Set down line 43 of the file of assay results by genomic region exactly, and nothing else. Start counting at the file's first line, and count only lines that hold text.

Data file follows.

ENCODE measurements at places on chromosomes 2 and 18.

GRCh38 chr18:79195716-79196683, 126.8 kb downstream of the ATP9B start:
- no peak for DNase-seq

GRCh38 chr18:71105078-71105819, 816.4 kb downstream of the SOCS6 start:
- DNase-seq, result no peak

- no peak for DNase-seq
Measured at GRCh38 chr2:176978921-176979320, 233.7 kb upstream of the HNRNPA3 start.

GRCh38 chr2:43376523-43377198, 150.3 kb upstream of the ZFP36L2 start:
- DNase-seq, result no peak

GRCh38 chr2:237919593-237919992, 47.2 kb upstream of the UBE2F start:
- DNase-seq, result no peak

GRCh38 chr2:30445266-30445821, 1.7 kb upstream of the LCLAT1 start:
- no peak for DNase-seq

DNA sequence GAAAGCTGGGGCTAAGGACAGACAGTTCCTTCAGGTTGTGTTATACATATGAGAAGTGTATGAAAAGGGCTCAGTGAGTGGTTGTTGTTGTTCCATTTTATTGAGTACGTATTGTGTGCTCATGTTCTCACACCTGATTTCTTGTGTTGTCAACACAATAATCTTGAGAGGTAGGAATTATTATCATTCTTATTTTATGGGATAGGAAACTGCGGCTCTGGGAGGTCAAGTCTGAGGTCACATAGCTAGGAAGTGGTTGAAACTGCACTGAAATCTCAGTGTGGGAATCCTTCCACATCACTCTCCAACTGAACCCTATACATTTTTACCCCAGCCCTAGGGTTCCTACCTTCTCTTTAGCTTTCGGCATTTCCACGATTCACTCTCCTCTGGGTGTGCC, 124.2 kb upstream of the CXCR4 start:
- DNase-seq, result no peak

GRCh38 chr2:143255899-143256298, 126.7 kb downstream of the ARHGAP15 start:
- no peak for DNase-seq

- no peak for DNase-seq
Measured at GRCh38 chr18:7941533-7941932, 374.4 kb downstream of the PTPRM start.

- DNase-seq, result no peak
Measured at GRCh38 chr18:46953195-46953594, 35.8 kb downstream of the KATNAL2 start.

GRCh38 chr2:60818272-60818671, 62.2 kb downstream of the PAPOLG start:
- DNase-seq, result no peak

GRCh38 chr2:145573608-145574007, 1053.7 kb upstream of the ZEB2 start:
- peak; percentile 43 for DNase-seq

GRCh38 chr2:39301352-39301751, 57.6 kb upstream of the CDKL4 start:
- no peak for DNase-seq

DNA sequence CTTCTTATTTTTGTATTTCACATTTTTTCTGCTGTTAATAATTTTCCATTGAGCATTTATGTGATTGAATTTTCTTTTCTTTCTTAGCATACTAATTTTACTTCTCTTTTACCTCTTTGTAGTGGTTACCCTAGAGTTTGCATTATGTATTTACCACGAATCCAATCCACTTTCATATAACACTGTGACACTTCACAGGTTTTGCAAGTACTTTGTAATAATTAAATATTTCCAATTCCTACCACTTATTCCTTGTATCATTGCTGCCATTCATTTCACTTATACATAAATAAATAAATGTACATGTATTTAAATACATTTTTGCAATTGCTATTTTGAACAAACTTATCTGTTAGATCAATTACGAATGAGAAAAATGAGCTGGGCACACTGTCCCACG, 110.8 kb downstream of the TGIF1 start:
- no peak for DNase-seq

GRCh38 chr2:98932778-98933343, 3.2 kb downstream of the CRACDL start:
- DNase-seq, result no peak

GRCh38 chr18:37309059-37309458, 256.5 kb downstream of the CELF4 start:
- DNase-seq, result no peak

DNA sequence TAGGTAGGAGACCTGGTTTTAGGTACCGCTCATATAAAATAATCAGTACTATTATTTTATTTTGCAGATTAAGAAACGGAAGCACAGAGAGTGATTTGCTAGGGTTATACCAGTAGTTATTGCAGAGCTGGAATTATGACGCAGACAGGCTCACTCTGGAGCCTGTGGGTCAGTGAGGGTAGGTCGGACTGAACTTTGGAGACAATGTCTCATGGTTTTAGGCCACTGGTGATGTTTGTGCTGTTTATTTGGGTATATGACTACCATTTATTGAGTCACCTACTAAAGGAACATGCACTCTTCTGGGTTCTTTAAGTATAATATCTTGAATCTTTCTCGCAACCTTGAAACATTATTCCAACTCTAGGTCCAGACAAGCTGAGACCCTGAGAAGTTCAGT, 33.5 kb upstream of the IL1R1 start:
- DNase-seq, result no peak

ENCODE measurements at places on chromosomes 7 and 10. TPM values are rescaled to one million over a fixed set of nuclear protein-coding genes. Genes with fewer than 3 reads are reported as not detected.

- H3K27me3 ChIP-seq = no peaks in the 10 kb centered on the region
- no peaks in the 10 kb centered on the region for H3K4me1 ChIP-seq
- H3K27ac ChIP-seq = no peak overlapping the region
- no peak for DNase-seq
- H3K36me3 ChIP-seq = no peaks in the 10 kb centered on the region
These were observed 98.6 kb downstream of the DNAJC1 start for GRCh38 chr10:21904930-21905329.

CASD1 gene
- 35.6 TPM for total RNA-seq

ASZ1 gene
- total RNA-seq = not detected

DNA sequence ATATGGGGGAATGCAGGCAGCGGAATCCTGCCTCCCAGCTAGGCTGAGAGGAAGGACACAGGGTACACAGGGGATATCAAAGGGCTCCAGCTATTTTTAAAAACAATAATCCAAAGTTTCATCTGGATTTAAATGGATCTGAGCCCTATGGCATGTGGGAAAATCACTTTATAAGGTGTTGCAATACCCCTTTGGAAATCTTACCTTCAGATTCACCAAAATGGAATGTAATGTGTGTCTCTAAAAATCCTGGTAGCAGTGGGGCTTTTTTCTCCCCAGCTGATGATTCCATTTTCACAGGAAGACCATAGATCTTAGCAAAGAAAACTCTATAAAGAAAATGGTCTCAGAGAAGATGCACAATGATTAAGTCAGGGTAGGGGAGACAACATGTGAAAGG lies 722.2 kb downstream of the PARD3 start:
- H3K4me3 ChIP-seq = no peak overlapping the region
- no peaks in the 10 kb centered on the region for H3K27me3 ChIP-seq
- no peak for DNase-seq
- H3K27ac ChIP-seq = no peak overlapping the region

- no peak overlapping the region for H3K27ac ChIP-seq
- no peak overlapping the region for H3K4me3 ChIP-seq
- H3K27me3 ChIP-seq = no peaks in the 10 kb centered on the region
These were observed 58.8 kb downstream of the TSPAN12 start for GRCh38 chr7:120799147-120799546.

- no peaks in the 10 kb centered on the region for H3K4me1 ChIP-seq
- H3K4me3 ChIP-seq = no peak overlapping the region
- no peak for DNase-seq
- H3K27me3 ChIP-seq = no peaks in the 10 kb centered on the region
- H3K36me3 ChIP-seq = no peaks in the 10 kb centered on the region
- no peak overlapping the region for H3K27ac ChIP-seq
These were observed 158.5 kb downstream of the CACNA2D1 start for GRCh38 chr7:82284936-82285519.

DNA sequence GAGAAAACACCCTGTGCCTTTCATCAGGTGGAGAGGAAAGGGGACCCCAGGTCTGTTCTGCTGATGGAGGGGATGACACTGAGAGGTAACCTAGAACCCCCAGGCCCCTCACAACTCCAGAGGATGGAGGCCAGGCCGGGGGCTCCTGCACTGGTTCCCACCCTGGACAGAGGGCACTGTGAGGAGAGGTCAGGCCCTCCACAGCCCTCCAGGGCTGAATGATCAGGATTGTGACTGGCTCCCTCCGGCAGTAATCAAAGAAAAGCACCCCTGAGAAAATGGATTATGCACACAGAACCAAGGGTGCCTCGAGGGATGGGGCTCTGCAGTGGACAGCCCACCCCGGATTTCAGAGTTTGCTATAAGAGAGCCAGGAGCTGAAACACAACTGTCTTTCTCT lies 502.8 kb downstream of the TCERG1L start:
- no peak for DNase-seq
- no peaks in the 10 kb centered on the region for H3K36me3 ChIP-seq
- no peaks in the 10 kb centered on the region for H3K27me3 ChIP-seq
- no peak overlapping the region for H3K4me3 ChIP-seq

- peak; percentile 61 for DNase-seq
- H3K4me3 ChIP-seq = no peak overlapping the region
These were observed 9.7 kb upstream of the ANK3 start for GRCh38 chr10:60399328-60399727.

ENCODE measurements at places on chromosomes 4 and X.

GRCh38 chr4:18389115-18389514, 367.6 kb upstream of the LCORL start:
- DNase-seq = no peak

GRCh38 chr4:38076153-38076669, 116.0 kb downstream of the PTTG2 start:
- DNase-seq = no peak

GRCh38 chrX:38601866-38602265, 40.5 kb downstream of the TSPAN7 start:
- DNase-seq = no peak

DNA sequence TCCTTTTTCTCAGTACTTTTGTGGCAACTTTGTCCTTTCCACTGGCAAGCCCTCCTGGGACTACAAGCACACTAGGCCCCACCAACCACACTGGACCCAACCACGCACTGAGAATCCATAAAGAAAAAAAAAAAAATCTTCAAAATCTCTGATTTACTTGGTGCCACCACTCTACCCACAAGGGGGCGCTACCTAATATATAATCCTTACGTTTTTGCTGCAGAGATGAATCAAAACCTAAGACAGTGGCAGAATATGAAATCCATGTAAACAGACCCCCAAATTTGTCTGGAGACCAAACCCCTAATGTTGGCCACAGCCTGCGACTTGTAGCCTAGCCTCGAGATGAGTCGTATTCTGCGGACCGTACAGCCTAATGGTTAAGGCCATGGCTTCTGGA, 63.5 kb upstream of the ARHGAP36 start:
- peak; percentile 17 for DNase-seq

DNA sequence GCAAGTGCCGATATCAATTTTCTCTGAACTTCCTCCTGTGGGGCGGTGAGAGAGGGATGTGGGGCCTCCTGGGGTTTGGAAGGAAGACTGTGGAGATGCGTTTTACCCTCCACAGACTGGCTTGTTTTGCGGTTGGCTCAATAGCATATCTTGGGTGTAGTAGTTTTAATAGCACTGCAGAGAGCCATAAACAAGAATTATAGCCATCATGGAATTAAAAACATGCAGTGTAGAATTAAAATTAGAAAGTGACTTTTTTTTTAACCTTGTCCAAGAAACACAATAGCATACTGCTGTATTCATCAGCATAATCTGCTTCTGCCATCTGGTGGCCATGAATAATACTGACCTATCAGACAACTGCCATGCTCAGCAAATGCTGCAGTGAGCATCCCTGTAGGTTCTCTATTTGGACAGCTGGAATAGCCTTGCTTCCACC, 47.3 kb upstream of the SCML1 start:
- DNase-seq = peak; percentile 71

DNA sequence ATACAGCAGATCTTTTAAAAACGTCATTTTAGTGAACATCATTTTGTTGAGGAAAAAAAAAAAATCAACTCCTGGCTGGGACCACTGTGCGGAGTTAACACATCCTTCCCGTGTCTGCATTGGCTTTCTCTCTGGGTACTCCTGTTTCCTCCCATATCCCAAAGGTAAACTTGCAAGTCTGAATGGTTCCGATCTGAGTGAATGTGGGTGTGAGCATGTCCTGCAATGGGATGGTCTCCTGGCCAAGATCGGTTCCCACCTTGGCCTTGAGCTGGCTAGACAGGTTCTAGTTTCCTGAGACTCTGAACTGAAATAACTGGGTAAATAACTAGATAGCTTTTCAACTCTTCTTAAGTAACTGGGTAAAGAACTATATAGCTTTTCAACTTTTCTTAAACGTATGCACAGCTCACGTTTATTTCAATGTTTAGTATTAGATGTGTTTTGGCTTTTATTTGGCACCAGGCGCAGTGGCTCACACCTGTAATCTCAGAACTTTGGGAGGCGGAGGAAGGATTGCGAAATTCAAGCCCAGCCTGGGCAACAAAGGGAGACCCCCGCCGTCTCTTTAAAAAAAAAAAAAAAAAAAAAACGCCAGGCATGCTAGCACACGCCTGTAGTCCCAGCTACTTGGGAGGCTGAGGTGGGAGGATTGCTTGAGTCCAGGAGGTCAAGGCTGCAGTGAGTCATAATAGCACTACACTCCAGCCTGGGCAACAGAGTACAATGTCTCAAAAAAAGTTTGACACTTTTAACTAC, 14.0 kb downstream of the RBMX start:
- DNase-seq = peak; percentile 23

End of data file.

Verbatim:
CASD1 gene